Fish and Chips
Stalls that sell chipsie na samaki (Tanzanian fish and chips) are located on almost every one of Dar’s dusty street corners. The dish tastes almost the same everywhere – slightly salty fish with slightly soggy fries.
A few weeks ago, when I was in Selous, some friends took ER to Kawe Beach House for the city’s best fish and chips. Not salty or soggy, apparently.
Last Friday night, ER and I went to the beach house for dinner so that I could try the fish and chips. Although Kawe Beach House is only about a fifteen minute drive from our house, the bajaj driver managed to get lost. He turned off Old Bagamoyo, puttered down a long and dark dirt road, dropped us off in front of a quiet hotel, and told us that the beach house was a short walk down the street.
Almost immediately after the bajaj left, the owner of the hotel and some of his employees came out to ask where we were going. This is not unusual; I attract a lot of attention in the less touristy areas of Dar and people frequently call after me on the street to ask what I am doing, where I am from, and where I am going.
The owner told us that the beach house was about a ten minute walk down a dark and deserted road and that, under no circumstances, should we walk down the road alone. It’s not safe for a mzungu, the owner insisted, even I am too scared to walk down that road. When we appeared indecisive, the warnings escalated into the realm of the bizarre: just turn around and go back home, these fish and chips are not worth your life. And: if you stay here I will make you some fish and chips at the hotel restaurant. When we continued to contemplate walking to the beach house, the owner offered to drive us in his car. Although the darkened road began to appear ominous, we politely declined.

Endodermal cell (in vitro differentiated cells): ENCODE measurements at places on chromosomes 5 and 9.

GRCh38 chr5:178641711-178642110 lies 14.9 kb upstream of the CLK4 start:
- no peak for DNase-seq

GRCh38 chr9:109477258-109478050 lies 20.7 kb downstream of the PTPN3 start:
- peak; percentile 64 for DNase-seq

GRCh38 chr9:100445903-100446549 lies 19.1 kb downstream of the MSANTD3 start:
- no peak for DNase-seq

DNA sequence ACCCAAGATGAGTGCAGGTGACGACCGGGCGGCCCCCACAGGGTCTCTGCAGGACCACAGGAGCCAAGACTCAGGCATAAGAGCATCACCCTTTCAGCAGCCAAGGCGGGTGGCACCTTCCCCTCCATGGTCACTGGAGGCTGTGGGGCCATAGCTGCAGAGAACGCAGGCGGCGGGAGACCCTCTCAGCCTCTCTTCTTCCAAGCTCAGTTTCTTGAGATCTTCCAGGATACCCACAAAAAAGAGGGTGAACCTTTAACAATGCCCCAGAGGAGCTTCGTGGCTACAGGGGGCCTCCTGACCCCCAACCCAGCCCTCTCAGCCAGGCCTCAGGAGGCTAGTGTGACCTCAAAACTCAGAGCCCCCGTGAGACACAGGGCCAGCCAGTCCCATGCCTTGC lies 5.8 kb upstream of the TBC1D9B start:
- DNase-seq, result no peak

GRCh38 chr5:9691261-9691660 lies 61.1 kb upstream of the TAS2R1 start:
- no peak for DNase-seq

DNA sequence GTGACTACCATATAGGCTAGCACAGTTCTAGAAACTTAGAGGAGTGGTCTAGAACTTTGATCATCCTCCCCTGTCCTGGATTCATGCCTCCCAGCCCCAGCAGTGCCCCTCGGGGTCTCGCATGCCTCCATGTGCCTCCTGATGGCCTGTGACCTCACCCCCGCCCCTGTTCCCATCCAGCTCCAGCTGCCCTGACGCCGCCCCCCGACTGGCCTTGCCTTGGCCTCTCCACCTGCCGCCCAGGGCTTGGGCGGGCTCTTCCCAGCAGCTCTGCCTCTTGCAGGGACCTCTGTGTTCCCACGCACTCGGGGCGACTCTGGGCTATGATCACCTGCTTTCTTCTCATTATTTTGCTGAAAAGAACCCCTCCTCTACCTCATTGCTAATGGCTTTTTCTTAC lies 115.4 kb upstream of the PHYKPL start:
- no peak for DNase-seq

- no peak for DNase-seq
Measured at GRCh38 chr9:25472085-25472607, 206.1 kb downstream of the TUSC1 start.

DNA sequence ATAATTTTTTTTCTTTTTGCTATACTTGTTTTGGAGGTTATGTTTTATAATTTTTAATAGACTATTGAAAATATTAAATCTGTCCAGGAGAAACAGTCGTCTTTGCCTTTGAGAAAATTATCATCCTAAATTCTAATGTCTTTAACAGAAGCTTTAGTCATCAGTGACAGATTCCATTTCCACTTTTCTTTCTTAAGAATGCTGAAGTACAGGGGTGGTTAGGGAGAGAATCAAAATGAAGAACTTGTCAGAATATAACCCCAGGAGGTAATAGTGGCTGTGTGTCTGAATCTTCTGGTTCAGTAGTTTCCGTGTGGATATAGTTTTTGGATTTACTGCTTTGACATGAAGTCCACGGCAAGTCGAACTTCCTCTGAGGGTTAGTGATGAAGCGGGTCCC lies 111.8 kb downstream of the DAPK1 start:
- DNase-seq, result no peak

The hotel owner’s warnings were strange. We were in a safe neighbourhood and it was difficult to determine whether there was a real threat or whether the owner was simply paranoid, joking, or trying to convince us to eat at his restaurant. After deliberating for several minutes, a taxi stopped in front of us and offered to drive us the rest of the way to the restaurant.
Kawe Beach House is not quite a restaurant. Rather, it is an assortment of plastic tables and chairs strewn on a beach. There is music but there are no utensils. A water fountain has been installed in the middle of the yard so that customers can wash their hands. Three spotlights are staggered around the beach and provide limited light. Fish and chips are the only item on the menu, and the beach is alive with cats who feed on the leftover bones.
The fish and chips were fantastic.
We stayed until the waiter came over tell us that the generator had to be turned off for the evening and waited while he phoned a bajaj to come pick us up from the restaurant.
Not sure whether we had successfully evaded a lurking danger, or just a hotel owner out to profit off our insecurities, ER gave me a high five as we turned off the dark road back onto Old Bagamoyo.